Recently we opened up the subject of entertainment companies being victims of cyberattacks and leaks of their intellectual property, a practice that seems to be gaining popularity among criminals. We talked a bit about the precedents, so you can check that out for more context. Now we’ll get more into the nitty-gritty of things.
Why are these attacks on the rise?
We could think of many reasons as to why these types of attacks have become more common, and most of them wouldn’t be overly complicated. The simplest one is inspiration: after the Sony breach, which we talked about in the previous post, hackers suddenly realized how much damage they could do to these kind of corporations. And how much exposure they could get, too.
After Sony, it suddenly became clear that these companies are more vulnerable than one would think. Because of their natural line of work, they deal with a lot of mainstream attention and interest on a daily basis, so an attack on them would receive much more recognition than on a more conventional business. It really doesn’t matter if an attack is more sophisticated than usual: what matters is how much buzz it can create.
Compared to other possible victims, here the risks are low and the gains possibly very high. There’s also the fact that the industry isn’t as worried with cyber security like other sectors, and in fact, them making simple mistakes is exactly what hackers are expecting (more on that in a bit). But in general terms, the entertainment industry is the perfect target: it has massive public interest and many potential weak points to exploit.
And the companies are apparently realizing that themselves, as interest in cyber security in the industry has skyrocketed since then.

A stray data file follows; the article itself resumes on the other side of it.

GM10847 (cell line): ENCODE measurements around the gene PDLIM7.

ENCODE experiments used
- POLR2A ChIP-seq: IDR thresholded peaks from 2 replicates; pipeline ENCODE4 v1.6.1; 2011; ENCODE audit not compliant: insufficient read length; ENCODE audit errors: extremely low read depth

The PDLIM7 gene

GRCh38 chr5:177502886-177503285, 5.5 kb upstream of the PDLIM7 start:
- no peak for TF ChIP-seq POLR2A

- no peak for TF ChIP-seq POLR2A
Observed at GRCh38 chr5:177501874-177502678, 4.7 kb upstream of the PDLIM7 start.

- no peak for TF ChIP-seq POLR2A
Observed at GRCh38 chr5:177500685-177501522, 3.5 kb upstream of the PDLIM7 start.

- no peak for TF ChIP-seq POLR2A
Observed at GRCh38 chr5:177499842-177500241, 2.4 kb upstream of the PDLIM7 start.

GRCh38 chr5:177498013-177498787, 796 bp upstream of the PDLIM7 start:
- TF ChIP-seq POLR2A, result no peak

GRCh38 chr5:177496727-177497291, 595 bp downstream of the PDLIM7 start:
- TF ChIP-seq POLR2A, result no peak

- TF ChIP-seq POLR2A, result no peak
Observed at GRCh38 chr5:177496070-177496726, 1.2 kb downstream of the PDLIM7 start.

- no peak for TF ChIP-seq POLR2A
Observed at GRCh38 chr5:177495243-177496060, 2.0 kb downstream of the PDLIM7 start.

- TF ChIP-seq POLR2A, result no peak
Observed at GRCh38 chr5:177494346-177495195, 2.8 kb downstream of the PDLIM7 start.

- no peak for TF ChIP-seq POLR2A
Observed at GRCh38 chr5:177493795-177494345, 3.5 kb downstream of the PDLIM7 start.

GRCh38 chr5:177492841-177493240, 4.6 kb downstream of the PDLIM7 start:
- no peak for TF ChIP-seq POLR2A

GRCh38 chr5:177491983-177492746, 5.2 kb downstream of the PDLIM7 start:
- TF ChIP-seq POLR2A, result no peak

What are the perpetrators after?
Traditionally, these kind of illicit hackers mostly looked to cause some kind of trouble, to be recognized among their fellow peers. To collect “trophies” every time they carried a successful intrusion. Now, though, those interest have become more sinister, and entertainment hackers are morphing into criminal enterprises.
Causing mayhem might still be a thrill to some, sure, but the money involved is what seems to be powering the more recent attacks. The people responsible for the latest HBO hack asked for $250,000 in exchange for halting any further leaks. The group that released the Netflix series Orange is the New Black before its official premiere also asked for a ransom; one that was paid, in fact. But still, the intruders weren’t content with the more than $50,000 they received in Bitcoin and released the episodes, much to the victim’s dismay.
But that’s the fact: there’s already a precedent of one company paying the ransom, and another report suggests at least another one has paid a cyberattack-related fee as well. What’s worse, that same article by The Hollywood Reporter claims that the FBI advised Hollywood companies to pay the ransom if they deemed it necessary, less they lose a critical part of their business (or all of it, in some cases).